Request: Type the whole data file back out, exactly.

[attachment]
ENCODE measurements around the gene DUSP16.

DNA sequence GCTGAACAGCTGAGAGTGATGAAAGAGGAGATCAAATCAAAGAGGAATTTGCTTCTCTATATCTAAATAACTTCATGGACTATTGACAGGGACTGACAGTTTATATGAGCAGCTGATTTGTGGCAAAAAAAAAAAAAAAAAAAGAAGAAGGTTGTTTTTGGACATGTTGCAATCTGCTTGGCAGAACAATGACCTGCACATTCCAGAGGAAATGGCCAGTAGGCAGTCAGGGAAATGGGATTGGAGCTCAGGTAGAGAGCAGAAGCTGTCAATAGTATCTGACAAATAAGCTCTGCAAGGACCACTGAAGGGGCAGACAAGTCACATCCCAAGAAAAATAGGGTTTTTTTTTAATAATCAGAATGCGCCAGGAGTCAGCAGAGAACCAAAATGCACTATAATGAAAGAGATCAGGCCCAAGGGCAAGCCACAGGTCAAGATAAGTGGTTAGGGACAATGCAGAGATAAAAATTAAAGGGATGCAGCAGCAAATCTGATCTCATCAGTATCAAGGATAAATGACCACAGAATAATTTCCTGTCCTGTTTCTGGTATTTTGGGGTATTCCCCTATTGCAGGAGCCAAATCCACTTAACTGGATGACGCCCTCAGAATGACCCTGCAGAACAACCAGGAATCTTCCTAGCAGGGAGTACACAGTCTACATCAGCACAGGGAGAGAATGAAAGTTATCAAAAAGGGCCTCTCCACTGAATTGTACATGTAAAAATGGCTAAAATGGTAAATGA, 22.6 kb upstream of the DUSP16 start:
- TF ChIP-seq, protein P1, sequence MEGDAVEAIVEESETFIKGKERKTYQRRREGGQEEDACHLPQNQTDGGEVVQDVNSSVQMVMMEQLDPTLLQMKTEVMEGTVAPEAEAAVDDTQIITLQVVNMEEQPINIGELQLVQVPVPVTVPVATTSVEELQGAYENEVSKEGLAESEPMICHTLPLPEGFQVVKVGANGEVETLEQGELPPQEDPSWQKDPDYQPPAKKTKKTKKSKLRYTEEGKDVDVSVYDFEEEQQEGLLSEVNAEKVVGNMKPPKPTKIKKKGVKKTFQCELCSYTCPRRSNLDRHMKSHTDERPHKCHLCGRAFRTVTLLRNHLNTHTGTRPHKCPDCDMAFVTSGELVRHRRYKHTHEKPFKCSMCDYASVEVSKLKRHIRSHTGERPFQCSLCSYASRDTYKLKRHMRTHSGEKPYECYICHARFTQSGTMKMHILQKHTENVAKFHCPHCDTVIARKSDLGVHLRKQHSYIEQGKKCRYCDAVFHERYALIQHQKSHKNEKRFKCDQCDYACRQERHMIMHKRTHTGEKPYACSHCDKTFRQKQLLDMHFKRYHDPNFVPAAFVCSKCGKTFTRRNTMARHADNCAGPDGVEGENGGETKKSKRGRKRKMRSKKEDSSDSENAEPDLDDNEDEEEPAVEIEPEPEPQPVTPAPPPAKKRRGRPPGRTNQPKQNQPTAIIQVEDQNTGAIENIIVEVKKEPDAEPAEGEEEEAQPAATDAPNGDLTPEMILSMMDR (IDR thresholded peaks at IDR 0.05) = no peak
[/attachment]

ENCODE measurements around the gene DUSP16.

DNA sequence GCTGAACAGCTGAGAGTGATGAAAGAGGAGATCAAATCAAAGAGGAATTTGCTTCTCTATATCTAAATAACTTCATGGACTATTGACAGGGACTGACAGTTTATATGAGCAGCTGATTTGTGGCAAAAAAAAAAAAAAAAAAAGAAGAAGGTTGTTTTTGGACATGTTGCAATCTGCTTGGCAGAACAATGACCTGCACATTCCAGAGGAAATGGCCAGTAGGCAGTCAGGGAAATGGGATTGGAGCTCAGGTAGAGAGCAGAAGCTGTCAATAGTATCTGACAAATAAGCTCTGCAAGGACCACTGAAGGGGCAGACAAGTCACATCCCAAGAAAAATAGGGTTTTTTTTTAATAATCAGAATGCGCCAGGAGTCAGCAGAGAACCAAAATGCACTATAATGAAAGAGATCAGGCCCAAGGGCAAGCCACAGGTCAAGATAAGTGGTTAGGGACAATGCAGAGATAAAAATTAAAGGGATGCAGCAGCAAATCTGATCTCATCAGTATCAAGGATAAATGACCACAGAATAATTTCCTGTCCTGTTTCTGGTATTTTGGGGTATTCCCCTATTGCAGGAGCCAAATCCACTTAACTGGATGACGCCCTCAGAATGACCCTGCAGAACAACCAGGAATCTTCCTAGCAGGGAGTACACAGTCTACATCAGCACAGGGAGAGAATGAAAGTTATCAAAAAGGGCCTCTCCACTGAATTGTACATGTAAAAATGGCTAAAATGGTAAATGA, 22.6 kb upstream of the DUSP16 start:
- TF ChIP-seq, protein P1, sequence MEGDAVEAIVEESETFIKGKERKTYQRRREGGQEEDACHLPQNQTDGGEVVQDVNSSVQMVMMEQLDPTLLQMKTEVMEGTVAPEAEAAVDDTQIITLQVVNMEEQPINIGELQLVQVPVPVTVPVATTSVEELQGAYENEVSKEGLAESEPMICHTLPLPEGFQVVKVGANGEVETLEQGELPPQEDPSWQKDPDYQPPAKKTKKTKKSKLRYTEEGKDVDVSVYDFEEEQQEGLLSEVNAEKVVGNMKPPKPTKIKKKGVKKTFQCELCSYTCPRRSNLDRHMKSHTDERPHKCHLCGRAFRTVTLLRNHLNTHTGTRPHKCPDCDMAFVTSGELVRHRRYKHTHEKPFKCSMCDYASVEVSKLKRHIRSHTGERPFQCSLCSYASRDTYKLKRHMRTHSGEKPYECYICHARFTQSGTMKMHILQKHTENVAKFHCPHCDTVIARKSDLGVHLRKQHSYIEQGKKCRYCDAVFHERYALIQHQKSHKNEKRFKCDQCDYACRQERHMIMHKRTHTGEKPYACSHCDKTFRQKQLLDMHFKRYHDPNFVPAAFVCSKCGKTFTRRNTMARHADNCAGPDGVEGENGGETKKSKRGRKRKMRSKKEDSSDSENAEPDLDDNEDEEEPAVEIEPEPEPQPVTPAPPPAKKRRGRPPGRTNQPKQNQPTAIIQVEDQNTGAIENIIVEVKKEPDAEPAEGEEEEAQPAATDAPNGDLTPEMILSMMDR (IDR thresholded peaks at IDR 0.05) = no peak